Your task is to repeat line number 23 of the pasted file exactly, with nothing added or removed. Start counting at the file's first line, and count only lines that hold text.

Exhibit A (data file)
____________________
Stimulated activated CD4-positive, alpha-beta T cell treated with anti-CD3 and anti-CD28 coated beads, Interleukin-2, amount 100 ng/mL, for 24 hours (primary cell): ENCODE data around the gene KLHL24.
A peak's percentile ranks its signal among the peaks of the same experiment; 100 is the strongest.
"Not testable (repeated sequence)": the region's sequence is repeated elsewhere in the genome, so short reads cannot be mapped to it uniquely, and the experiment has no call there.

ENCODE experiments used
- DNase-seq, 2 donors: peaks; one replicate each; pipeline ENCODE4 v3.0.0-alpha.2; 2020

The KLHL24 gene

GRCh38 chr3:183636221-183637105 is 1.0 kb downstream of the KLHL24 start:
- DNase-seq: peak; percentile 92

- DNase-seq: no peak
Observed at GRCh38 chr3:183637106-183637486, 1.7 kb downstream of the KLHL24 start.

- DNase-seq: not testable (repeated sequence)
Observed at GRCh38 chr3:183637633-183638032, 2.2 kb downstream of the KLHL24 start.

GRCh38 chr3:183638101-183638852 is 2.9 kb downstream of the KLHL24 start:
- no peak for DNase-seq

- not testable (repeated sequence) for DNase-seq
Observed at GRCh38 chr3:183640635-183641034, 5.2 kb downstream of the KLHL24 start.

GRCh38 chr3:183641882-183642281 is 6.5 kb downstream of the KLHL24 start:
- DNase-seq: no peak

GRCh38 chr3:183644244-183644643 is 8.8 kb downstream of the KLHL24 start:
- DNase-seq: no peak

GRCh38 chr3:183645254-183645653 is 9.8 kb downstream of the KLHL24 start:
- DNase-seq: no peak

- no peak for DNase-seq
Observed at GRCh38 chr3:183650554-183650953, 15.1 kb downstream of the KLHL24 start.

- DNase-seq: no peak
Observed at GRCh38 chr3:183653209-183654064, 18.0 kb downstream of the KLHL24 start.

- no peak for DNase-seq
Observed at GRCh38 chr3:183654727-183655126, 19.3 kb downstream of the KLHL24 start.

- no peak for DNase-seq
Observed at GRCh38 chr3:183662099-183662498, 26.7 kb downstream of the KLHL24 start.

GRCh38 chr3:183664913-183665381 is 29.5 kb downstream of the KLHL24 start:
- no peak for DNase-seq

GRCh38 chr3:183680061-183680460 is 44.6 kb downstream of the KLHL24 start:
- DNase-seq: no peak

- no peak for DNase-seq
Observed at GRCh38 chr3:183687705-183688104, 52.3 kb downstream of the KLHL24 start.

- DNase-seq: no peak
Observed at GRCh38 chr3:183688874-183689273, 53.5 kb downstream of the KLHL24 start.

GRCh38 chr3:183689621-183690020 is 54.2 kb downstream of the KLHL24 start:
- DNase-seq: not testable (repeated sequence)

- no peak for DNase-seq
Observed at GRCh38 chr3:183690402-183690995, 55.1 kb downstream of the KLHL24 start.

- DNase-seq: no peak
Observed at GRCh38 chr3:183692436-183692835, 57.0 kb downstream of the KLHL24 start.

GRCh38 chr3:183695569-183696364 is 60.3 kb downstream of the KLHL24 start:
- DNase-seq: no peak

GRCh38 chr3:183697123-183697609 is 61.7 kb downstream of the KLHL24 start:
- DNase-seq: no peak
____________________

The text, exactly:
- no peak for DNase-seq